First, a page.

Satellite Reign engine footage begs the question “Why isn’t this game funded yet?”

Satellite Reign

Futuristic, cyber-punk, Syndicate-alike Satellite Reign is one of the best game concepts to have come to Kickstarter. The concept of a living city, operating many levels of interlinked simulation to create a deep, emergent game tickles my fancy more than I’ll comfortably admit. Plus, it’s not being made by a set of complete unknowns: Mike Diskett, one of the creators of Syndicate, is behind Satellite Reign, along with a team who have worked in some of the biggest studios on the biggest games.

Still, if you need something to push you over the fence, then watch some footage of what the game may look like once developed.

As with all in-engine visualisations, the footage has to be taken with a inordinately large pinch of salt, it’s not actual footage of the game but simply a scripted set of animations and scenes that the developer claims the final game will resemble.

Unfortunately, as developer 5 Lives writes in their latest Kickstarter update, “To accurately portray the kind of immense, simulated and emergent world we want to create, we need to actually create it for reals! And that’s what this Kickstarter campaign is for, to create the game.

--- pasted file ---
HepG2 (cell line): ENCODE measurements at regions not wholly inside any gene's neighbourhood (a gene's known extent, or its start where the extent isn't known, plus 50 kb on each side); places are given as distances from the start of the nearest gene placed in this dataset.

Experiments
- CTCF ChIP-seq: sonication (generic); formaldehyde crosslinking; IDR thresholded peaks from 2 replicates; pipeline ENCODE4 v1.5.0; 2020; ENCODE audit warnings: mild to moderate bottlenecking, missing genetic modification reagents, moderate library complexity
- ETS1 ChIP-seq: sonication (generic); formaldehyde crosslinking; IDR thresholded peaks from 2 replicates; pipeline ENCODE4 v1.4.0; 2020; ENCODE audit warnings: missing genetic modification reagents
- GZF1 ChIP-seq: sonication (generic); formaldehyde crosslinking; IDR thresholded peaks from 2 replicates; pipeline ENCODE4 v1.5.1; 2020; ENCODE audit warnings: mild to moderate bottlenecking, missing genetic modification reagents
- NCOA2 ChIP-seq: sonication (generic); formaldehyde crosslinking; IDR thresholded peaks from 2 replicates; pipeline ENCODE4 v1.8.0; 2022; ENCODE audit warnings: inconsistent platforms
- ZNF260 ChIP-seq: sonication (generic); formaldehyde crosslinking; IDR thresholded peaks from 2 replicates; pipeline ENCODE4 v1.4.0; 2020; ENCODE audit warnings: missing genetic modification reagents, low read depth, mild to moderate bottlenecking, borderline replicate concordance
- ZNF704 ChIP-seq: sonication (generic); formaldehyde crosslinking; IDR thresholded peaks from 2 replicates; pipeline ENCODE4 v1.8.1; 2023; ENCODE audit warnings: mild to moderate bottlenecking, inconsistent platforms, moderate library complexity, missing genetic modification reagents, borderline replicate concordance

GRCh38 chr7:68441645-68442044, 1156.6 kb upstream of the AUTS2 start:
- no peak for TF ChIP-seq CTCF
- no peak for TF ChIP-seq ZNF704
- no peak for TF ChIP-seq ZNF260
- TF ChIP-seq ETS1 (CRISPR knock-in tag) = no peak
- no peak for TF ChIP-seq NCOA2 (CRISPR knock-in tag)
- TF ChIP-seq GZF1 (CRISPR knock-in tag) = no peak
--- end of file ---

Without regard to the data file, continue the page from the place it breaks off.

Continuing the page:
“We’d love to be able to demonstrate a mission played numerous different ways to sell the idea to you but that would require several months and a lot of money to produce. If we could do that we’d have the game half done and we wouldn’t really need Kickstarter to get us off the ground.”

With seven days left till the end of the campaign, Satellite Reign still needs £75,000 to hits its £350,000 funding goal. Though, hopefully it will hit that and go on to reach some of its stretch goals. At £440,000 the developers will add environmental destruction, something that would profoundly change the sense of the city as a believable and alterable location.

Considering the ambition of the project and all the qualities which recommend it, it seems bizarre the project has yet to be funded. Though it could be down to a mixture of poor choices and bad timing. With £16 as a minimum buy in for a copy of the game on release, 5 Lives may simply have charged too much to convince potential pledgers to commit. Plus, their decision to sell only 1,000 early bird copies at £13 may have fudged them. Had it been 5,000 copies at that price they’d be past their target, plus the early support would likely have built momentum for other potential backers to pledge.

That Valve have launched their summer sale likely won’t have helped matters either. With so many cheap games on offer a lot of gamer’s disposable income will be mopped up in the sale.

Still, if you’re even only vaguely interested in the concept go check it out, it could really use your help.